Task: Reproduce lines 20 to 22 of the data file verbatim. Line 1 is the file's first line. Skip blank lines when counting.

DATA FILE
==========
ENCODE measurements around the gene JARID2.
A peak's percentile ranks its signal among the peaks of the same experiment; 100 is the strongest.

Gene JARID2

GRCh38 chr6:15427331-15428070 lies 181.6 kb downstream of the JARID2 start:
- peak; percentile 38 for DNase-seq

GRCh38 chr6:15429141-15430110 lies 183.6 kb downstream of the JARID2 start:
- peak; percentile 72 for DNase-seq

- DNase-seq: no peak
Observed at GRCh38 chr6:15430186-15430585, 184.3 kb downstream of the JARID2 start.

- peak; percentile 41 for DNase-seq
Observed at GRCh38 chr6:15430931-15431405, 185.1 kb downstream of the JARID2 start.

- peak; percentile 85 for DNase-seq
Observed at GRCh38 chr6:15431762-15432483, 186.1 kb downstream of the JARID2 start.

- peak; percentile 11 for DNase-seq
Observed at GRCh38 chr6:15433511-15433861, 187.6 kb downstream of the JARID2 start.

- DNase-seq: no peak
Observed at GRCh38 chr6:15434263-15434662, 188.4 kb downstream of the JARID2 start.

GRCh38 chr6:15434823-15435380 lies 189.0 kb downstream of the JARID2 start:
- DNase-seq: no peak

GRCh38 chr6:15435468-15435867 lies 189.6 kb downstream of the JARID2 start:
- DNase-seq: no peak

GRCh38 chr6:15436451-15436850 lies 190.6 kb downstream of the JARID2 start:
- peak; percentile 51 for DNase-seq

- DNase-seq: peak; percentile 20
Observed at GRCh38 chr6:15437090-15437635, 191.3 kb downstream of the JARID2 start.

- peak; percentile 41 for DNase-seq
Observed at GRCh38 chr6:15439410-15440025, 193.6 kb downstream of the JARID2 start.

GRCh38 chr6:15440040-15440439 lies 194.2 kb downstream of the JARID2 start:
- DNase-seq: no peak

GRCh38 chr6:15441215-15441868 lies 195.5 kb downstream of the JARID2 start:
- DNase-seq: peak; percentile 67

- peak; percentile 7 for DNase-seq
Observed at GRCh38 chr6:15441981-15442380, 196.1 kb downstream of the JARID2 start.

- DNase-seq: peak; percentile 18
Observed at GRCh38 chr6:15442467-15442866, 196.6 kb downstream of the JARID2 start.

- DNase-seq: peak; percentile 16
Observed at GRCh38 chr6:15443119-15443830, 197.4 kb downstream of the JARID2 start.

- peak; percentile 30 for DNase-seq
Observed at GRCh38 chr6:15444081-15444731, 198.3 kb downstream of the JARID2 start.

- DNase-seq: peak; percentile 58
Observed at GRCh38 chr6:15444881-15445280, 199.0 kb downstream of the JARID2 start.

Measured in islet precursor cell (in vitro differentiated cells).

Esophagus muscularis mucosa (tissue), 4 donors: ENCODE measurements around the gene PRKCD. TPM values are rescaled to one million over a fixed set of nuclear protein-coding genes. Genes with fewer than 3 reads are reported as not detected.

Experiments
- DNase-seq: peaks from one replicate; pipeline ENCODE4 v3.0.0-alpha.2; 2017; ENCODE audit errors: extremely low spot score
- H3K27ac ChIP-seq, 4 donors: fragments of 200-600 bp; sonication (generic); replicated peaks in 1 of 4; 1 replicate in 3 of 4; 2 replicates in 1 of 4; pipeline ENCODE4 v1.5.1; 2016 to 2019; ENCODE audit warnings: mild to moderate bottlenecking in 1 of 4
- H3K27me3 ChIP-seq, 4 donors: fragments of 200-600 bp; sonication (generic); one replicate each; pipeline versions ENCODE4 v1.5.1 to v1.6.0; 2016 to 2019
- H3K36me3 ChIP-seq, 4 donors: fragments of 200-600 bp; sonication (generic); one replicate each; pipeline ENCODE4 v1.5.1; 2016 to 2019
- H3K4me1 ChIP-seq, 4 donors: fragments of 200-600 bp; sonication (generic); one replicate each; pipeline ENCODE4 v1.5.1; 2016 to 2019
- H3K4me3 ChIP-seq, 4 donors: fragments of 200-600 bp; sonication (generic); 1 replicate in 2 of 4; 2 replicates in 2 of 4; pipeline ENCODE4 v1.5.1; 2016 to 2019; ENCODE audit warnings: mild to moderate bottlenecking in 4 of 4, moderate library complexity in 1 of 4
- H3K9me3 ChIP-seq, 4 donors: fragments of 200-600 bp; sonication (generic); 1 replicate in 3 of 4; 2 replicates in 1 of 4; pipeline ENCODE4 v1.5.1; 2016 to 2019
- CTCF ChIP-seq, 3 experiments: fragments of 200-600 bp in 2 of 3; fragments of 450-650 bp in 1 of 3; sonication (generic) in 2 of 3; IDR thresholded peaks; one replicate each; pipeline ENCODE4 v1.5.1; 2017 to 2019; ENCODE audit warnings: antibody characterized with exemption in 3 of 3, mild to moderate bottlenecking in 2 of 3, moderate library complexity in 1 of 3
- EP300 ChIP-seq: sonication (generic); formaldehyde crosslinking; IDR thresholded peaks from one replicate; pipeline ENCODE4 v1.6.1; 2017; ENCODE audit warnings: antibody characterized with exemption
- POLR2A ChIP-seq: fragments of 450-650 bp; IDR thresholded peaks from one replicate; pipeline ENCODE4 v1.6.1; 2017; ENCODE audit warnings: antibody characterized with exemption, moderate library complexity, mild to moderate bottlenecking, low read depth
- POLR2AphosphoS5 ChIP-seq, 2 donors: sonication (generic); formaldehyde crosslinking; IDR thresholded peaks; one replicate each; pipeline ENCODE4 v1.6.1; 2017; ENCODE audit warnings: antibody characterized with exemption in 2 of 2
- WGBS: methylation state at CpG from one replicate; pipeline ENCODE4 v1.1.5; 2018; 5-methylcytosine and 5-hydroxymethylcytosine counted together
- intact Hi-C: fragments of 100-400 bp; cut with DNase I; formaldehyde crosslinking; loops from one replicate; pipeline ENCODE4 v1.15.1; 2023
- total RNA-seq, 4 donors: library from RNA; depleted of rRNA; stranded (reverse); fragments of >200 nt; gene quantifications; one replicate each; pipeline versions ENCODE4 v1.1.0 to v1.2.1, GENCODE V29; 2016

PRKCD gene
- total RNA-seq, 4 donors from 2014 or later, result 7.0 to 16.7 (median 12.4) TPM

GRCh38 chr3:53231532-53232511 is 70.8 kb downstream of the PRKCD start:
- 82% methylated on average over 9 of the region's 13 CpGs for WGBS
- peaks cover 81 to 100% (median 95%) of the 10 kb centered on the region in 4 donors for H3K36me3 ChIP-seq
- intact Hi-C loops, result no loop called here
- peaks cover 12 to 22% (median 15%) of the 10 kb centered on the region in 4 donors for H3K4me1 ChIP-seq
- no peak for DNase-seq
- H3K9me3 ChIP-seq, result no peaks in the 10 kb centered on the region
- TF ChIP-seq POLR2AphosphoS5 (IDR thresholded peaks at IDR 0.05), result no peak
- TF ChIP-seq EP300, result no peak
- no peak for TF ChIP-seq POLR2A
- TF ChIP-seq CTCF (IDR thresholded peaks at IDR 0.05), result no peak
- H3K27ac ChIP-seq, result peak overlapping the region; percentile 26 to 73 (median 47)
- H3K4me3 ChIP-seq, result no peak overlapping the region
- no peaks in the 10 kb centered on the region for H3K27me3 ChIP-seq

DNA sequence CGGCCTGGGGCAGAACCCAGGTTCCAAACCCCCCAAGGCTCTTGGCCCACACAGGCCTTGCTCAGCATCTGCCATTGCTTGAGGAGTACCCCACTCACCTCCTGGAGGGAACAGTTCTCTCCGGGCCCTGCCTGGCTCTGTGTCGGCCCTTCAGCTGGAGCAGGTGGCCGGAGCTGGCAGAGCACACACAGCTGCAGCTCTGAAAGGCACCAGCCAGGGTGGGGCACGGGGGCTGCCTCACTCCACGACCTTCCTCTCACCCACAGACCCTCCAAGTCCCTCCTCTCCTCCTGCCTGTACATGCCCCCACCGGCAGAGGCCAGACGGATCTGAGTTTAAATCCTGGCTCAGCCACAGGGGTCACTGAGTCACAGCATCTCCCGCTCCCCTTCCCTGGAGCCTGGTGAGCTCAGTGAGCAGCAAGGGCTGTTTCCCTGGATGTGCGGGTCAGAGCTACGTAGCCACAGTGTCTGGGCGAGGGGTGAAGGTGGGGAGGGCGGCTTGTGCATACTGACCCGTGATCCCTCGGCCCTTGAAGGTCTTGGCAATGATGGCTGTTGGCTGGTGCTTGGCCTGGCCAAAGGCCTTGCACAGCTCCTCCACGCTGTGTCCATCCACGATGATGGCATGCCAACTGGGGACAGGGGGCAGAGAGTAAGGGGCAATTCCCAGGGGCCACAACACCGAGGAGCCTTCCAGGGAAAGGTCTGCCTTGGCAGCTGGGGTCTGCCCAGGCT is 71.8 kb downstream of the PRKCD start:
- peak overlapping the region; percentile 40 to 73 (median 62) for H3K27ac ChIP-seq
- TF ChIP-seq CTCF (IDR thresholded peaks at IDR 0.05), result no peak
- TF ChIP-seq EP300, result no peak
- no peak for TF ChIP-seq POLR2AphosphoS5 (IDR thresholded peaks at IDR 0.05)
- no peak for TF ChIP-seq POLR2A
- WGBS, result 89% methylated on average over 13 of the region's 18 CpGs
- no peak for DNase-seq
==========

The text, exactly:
GRCh38 chr6:15435468-15435867 lies 189.6 kb downstream of the JARID2 start:
- DNase-seq: no peak

GRCh38 chr6:15436451-15436850 lies 190.6 kb downstream of the JARID2 start: